Blake has 'heart of a lion' - Bailey
André Lowe, Senior Staff Reporter
He may not have the same global appeal or colourful personality of his training partner Usain Bolt, but World 100m champion Yohan Blake has left 1997 Atlanta Olympic Games 100m champion, Donovan Bailey, extremely impressed with his development and ferocious competitiveness over the years.
Nicknamed 'The Beast' because of a well-documented penchant for heavy training and workloads, Blake was specially invited by the Jamaican-born Bailey to compete in the 100m at last weekend's Donovan Bailey Invitational track meet in Edmonton, Canada, where he won with a 10.05 clocking.
A long-time admirer of Blake's progress, Bailey, who also won a World Championships gold medal over 100m in 1995, encouraged the former St Jago star to remain true to his own personality and lauded him for his ability to prove that his World Championship run in Daegu was no fluke.
"As sprinters, everyone has their own outward personality, but beneath it all there's a heart of a lion," Bailey said of Blake, who trains alongside Bolt at the Racers Track Club. "Yohan may be the complete opposite of someone like Usain, but he wants to crush you when he goes on to the track, and that's what I like about him."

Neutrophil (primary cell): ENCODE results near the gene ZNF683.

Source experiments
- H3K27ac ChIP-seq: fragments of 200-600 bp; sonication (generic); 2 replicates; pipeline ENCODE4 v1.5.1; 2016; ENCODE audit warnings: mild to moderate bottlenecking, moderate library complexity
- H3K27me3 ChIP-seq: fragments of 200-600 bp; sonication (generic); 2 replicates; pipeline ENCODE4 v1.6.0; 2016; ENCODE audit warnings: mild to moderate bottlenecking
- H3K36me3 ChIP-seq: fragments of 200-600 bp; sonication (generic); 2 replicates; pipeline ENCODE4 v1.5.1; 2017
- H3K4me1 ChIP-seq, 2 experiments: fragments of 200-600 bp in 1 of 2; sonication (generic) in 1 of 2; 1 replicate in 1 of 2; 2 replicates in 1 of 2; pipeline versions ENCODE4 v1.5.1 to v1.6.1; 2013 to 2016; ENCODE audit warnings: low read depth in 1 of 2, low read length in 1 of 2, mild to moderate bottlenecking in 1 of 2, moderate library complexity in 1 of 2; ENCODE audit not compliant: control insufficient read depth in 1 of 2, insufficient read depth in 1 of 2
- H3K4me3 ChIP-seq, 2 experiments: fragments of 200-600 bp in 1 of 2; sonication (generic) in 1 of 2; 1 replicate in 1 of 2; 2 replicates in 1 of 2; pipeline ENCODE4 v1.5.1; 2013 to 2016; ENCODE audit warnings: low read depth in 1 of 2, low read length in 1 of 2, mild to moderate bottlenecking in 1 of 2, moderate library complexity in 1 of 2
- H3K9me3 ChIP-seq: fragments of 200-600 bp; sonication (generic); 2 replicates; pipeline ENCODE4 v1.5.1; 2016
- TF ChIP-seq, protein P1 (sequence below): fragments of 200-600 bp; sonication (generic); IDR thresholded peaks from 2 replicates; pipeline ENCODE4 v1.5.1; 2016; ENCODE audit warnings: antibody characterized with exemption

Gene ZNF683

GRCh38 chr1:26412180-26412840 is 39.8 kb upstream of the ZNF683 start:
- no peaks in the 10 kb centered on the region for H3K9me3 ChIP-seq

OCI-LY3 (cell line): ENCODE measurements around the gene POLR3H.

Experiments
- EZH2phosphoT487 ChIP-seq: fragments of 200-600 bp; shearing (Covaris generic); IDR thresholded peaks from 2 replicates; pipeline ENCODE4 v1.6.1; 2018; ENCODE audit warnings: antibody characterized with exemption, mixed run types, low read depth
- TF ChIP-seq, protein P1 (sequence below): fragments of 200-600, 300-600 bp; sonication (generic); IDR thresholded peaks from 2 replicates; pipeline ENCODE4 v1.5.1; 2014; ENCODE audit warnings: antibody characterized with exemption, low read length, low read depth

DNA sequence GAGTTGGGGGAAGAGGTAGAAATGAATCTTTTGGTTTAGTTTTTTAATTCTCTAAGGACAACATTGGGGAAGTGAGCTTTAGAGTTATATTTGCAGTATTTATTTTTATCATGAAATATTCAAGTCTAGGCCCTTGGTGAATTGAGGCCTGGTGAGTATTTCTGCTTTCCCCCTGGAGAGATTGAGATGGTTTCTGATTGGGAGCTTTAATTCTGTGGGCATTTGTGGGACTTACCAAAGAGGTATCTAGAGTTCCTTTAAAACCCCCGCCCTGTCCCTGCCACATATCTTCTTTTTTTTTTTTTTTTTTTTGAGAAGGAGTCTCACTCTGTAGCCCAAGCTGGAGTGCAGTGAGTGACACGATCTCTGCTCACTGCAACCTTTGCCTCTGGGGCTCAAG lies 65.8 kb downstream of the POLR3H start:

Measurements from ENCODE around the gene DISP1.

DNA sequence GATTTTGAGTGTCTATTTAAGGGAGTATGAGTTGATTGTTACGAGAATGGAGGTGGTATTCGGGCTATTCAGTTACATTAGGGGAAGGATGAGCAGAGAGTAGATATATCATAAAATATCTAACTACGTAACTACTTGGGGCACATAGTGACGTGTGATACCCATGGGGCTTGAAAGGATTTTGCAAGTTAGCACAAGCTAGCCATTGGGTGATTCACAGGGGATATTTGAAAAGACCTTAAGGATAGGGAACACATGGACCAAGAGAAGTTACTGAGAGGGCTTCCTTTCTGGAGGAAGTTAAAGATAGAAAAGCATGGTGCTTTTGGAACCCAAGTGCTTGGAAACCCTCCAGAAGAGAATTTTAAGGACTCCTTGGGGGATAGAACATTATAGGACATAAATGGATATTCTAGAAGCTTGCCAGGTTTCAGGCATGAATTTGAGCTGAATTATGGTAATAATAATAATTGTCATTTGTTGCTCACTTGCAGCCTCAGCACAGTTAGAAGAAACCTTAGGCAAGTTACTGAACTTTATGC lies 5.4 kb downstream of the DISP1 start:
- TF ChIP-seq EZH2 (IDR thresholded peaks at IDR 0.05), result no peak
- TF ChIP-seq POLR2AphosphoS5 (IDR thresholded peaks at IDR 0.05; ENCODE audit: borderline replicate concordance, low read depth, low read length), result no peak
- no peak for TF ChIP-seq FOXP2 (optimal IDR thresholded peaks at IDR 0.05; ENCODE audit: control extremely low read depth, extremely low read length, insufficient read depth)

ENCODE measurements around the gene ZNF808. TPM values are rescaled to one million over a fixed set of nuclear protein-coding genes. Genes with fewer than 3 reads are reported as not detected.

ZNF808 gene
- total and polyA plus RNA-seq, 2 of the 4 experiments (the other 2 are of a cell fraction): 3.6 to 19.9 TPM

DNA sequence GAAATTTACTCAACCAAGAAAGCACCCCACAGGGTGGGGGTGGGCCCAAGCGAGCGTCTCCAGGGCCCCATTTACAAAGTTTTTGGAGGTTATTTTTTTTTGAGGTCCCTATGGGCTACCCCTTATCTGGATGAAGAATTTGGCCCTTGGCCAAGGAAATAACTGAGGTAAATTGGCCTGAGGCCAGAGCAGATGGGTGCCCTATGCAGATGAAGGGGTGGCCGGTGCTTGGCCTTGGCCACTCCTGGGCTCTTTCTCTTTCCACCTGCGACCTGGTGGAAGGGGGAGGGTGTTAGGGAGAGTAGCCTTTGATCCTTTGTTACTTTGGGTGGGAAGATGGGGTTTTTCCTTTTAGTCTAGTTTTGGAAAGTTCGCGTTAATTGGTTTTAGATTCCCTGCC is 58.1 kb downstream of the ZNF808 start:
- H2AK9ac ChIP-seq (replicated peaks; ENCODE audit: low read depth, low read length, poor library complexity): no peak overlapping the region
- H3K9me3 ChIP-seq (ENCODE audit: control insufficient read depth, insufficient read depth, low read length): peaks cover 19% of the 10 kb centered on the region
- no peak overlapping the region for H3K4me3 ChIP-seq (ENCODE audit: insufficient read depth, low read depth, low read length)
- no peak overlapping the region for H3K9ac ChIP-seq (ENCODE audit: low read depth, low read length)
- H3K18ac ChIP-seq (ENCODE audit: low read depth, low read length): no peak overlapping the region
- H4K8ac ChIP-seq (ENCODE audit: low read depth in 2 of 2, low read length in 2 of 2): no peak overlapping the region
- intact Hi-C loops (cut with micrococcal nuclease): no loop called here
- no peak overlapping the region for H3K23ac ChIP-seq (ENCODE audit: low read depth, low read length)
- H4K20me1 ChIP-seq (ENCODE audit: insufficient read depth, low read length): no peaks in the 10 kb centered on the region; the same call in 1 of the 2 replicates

Blake's world title run, which came after Bolt false-started in the marquee event in Daegu, South Korea, last year, was overshadowed in most international media reports following the Games, with reporters paying more attention to Bolt's disqualification than to Blake's triumph.
Personal bests in the 100m (9.82) and 200m - the second-fastest time in history, 19.26 - over the subsequent weeks, cemented the youngster as a legitimate threat.
"For a while, when a lot of people spoke, it was the fact Usain false-started as opposed to who the winner was," said Bailey, a former 100m world record holder (9.84). "I was glad for Yohan that he came back and ran the second-fastest time in history in the 200m and he continues to win at the 100m."
Meanwhile, Blake, who is now in the final stages of his preparation for next week's Jamaica Athletics Administrative Association/Supreme Ventures Limited National Senior Championships, which will be used to select Jamaica's Olympic team, has looked less than smooth in his last two outings - 9.90 in New York and this weekend's 10.05 effort.
The youngster is, however, not too bothered by his most recent showing as he believes the conditions were not favourable for a fast time.
"I'm used to running in the 9s," said Blake, whose 9.84 is the second-fastest time this season. "I felt like I was going fast, but the track didn't offer me any resistance to go fast. I'm glad I came to Canada, though. It was a different experience for me."
Blake is a favourite to form part of Jamaica's Olympic squad to England next month with a top-three finish at next week's trials in the 100m and the 200m if he is entered as is expected.